It has been shown in the literature that total gastrectomy is performed more frequently than subtotal gastrectomy . In our study, 86.3% of the surgeries were total gastrectomy and 13.6% of them were subtotal gastrectomy.
The five-year survival rate was found below 20% in some studies [1,3]. However, this rate can reach 90% in Japan due to collective screening programs [2,3]. We found the 5-year survival rate to be 38.8%. This brings us to the importance of screening programs and diagnosis in the early stages.
Liu et al. found the optimal cut-off value for SIRI as 0.85 and divided the patients into two groups according to this value. They revealed that patients with a SIRI<0.85 had a longer overall survival and a better prognosis than those with a SIRI>0.85, and that high SIRI was associated with a high TNM stage .
Chen et al.The SIRI cut-off value was found to be 1.21. When the high and low SIRI groups were compared, a correlation was found between the low SIRI group and both of gender and primary tumor site. The low SIRI group was dominant in female patients. When comparing low and high SIRI patients, WBC, neutrophil count, monocyte count, NLR, MLR, and PLR were associated with the low SIRI group, while the low SIRI group was not corresponding with lymphocyte and hemoglobin count. Low SIRI correlated with long-term OS and DFS in both univariate and multivariate analyzes. The 5-year survival rate for low SIRI group was 14.5% for DFS and 19.4% for OS, respectively. The 5-year survival rate for high SIRI group was 2.2% for DFS and 2.2% for OS, respectively. The high SIRI has a negative correlation with 5-year DFS and OS. The OS and DFS are longer for the pathological Tis/T0+I+II stages than pathological III+IV stages. The low SIRI group has longer DFS and OS than the high SIRI group with Tis/T0+I+II stages and the high SIRI group with pathological stages III+IV . Li et al. obtained that SIRI might be a predictive factor for gastric cancer patients independent of the TNM stage .
We found the SIRI cut-off value to be 2.41. High SIRI was found to be positively correlated with each of the T, N, M, and stage. Although SIRI was high, it was found to be negatively correlated with OS. And there is no relationship between DFS and the number of lymph nodes. The 5-year survival rate for low SIRI group was 38% for DFS and 45% for OS. The 5-year survival rate for high SIRI group was 8% for DFS and 33% for OS.
Hirahara et al. showed that high SII values in elderly patients have a negative correlation with OS. However, it was determined that SII was not an independent prognostic factor for OS and there was no correlation between these two parameters in young patients .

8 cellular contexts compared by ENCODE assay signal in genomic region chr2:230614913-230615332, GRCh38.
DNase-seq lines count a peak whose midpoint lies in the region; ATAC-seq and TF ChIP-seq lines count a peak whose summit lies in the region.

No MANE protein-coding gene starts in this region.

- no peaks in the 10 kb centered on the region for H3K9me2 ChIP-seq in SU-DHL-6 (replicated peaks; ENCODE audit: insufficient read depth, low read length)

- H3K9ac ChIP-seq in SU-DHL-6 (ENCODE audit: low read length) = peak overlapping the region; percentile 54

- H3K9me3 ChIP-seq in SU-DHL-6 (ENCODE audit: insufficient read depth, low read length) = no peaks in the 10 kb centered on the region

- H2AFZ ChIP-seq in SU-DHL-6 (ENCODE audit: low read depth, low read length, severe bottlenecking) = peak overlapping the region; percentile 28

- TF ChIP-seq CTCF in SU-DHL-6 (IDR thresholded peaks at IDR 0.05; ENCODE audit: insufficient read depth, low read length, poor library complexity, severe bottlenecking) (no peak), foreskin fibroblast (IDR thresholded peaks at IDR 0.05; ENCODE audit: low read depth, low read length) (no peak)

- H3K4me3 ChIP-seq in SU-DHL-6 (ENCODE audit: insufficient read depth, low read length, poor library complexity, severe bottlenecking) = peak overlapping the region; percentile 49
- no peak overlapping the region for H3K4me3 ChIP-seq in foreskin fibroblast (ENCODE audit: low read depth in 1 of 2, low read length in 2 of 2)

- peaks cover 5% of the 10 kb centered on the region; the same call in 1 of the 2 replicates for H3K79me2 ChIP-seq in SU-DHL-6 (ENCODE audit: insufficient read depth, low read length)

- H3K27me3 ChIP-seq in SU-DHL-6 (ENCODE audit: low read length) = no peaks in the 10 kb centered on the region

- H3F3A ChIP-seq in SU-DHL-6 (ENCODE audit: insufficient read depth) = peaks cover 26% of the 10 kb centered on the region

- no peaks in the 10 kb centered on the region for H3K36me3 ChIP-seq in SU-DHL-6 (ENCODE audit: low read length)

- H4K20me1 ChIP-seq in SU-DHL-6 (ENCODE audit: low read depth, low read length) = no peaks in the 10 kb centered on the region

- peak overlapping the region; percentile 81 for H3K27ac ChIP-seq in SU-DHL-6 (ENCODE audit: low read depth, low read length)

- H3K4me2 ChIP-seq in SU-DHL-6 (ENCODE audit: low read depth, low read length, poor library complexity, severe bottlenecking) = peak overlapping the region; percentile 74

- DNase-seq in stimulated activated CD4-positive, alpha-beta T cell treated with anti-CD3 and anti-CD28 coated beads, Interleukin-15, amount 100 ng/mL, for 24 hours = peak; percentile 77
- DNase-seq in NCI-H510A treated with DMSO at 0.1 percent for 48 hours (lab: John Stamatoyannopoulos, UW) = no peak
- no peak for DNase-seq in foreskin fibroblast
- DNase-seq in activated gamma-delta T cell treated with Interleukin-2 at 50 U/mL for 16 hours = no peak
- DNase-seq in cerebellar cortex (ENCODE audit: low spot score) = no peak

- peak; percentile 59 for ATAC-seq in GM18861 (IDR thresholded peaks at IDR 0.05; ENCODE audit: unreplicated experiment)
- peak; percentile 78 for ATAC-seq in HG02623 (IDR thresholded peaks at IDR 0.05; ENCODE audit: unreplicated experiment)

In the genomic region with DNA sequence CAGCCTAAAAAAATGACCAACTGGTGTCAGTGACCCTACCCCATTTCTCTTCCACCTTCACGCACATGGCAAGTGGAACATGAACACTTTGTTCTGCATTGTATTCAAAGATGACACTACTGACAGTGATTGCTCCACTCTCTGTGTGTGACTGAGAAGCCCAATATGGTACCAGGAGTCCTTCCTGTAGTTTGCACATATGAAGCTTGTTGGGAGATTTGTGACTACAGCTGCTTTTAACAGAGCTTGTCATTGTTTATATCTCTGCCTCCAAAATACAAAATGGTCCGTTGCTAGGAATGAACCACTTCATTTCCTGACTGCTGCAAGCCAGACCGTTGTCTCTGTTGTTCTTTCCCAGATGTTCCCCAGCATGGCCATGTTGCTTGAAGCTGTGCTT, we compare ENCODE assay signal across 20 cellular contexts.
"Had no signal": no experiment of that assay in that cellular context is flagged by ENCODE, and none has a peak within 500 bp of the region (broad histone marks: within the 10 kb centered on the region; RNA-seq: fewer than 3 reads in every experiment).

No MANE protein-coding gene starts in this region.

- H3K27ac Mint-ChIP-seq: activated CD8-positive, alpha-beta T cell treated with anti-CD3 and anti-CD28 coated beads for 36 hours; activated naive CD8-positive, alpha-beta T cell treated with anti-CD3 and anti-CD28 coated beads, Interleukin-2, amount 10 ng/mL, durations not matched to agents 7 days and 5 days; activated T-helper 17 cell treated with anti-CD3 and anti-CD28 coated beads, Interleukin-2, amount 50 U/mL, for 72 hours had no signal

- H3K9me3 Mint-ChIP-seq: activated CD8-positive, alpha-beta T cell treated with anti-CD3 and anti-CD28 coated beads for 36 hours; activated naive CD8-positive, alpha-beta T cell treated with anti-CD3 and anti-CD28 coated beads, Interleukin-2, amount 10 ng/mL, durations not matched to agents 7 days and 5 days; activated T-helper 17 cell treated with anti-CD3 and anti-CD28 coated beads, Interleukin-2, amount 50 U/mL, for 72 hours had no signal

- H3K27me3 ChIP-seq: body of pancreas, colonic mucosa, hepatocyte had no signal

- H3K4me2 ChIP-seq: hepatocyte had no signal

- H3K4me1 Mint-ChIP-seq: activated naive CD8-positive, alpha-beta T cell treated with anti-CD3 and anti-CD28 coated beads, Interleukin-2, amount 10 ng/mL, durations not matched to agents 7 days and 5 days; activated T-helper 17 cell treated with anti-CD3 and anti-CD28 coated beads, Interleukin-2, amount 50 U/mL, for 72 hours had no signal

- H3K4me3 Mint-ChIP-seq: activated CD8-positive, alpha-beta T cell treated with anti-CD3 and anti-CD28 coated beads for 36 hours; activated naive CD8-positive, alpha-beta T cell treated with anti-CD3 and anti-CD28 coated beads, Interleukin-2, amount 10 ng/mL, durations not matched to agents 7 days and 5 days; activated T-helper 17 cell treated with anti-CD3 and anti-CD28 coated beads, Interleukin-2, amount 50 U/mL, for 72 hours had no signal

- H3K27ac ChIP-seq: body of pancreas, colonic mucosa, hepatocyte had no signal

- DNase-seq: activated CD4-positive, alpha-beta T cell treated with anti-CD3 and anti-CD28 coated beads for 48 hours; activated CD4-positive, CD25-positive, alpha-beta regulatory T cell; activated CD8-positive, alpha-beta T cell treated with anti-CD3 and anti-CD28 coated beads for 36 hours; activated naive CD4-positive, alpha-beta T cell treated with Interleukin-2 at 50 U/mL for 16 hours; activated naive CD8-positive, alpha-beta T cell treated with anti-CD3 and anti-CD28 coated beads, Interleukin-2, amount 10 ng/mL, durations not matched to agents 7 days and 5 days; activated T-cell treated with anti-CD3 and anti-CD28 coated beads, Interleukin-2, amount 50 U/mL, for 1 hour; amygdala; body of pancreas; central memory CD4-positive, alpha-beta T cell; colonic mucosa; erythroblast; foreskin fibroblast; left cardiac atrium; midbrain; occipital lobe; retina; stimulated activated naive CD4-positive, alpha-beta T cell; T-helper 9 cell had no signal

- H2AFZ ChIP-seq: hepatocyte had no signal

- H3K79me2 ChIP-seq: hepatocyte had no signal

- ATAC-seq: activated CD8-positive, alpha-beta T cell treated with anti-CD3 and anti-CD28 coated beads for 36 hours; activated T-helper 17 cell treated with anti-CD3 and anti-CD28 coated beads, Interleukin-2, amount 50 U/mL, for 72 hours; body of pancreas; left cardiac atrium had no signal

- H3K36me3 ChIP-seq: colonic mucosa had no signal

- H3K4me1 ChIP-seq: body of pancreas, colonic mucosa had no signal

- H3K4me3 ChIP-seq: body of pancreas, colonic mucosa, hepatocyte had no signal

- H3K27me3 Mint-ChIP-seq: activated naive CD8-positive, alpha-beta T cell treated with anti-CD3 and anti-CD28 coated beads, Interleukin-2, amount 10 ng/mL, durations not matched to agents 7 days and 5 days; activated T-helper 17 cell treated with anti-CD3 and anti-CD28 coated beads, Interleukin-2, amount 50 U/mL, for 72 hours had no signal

High SII was found to be associated with late TNM stage and poor outcome [22,23]. There was a correlation between SII and poor differentiation in both primary and validation cohorts. SII had strong correlations with NLR, PLR, and LMR. SII has a better predictive value than other parameters, also it can be considered as an independent prognostic factor .
We found the SII cut-off value of 1187.98. We found a negative correlation between SII and OS, a positive correlation between SII and each T, N, M, and stage, otherwise no correlation with DFS. We found a negative correlation between high SII and OS in older patients and no correlation in younger patients.
Yang et al., recommended that low PNI predicted shorter OS in gastric cancer patients at stages 1, 2, and 3, but found no significant association between OS and low PNI in stage 4 patients . In another study, it was shown that low PNI was important in predicting short OS for stages 1 and 3 in gastric cancer patients, but not for stages 2 and 4 [18,25]. In another study, it was shown that low PNI showed a poor prognosis for stages 1 and 2 in gastric cancer patients, but not for stage 3 [18,26]. It has been observed that the incidence of low PNI increases with age and is significantly higher in TNM stages 3 and 4 and also in the pt3, pt4, and positive lymph node groups . Since PNI reflects the immunological status with lymphocytes and the nutritional status with albumin, it was concluded that it may be a prognostic factor in cancer patients, and a correlation was found between low PNI and postoperative complications [18,27]. Results showed that a low PNI was related with more advanced tumor characteristics such as older age, higher TNM stages, and positive vascular and lymphatic invasion. Taken together, the data suggest that low PNI has a correlation with the extent of tumor progression, thereby it causes shorter survival of gastric cancer patients .
We found the PNI threshold value to be 340. We detected a negative correlation between PNI and each TNM stages. On the other hand, there was no correlation between PNI with DFS and OS. There were also significant differences between each TNM stage when PNI values were compared.